Vitamin B-Complex: Benefits, Risks, Supplements

IF YOU KNOW anyone who’s deficient in a B vitamin, you may see them taking a vitamin B-complex supplement. They’re being touted as a cure to all your vitamin B related needs—but do you really need it?

“Vitamin B-complex is a group of essential micronutrients, which are made up of water-soluble B vitamins. [They] require regular replenishment to maintain overall bodily functions,” says Amy Shapiro, M.S., R.D. “These micronutrients are critical for maintaining your energy level because of their roles in metabolic processes.”

Vitamin B-complex also plays a pretty big role in your brain and nervous system health. It’s made up of eight smaller vitamins: thiamine (vitamin B1), riboflavin (vitamin B2), niacin (vitamin B3), pantothenic acid (vitamin B5), pyridoxine (vitamin B6), biotin, folic acid, and cobalamins (vitamin B12).

“They are called the ‘B complex’ because, although they are different vitamins, their functions in the body are so similar that they are grouped into one category,” says Destini Moody, R.D., a sports performance dietitian. “Our metabolism does not work optimally without enough vitamins from the B complex.”

Ahead, what you should know about these vital nutrients.

What Is Vitamin B-Complex?

As we mentioned above, the vitamin B-complex is a group of B vitamins that help our bodies function. These vitamins are water-soluble, “meaning they dissolve in water and are not stored in our body,” says Shapiro. Intake from our daily diet is required to maintain the levels of these vitamins, and B vitamins work best together.

What Are the Benefits of the Vitamin B-Complex?

They’re responsible for anabolic (building up) and catabolic (breaking down) processes in the body, including the release and breakdown of carbohydrates, fats, and amino acids. They also transport oxygen and energy-containing nutrients around the body.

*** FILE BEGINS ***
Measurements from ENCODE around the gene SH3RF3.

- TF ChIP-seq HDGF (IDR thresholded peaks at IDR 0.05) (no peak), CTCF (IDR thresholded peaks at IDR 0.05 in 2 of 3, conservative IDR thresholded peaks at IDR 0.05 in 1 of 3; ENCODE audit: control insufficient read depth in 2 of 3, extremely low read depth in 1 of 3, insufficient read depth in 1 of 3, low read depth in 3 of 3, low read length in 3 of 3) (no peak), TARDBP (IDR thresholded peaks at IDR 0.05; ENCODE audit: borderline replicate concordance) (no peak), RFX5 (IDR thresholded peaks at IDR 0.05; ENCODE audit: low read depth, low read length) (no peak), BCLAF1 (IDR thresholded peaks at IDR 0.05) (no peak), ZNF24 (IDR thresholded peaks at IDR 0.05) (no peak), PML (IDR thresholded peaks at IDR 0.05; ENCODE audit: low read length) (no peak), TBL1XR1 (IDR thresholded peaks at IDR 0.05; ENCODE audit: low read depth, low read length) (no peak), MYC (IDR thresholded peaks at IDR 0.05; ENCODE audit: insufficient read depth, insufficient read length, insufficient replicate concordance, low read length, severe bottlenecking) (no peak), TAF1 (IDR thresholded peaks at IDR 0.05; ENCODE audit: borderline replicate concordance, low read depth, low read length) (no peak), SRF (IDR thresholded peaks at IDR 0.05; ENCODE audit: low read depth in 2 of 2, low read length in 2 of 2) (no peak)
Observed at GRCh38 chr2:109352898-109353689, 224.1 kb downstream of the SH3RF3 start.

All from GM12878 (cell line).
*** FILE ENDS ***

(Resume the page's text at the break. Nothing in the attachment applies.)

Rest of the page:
There’s more: B vitamins act as coenzymes that help speed up these processes, especially those within the brain and nervous system, says Shapiro. They’re even associated with improved mental health and cognitive performance.

Separately, each specific vitamin has its own specialized job. For example, Moody says that vitamin B12, in particular, helps maintain red blood cells and provides some of the coating on our nerves that help conduct nerve impulses. Most of the other vitamins in the complex act as coenzymes to help the body generate enough energy—powering everything from getting out of bed to crushing your pick-up basketball game. This is why you typically find B vitamins in energy and sports drinks.

“Simply put, B vitamins are vital to our health because they act as the sidekicks of all the other hormones and enzymes that control our metabolism and other bodily processes that we do not consciously control,” says Moody. They’re the “ultimate background players of our bodies.”

What Are There Risks of Getting Too Much of the Vitamin B-Complex?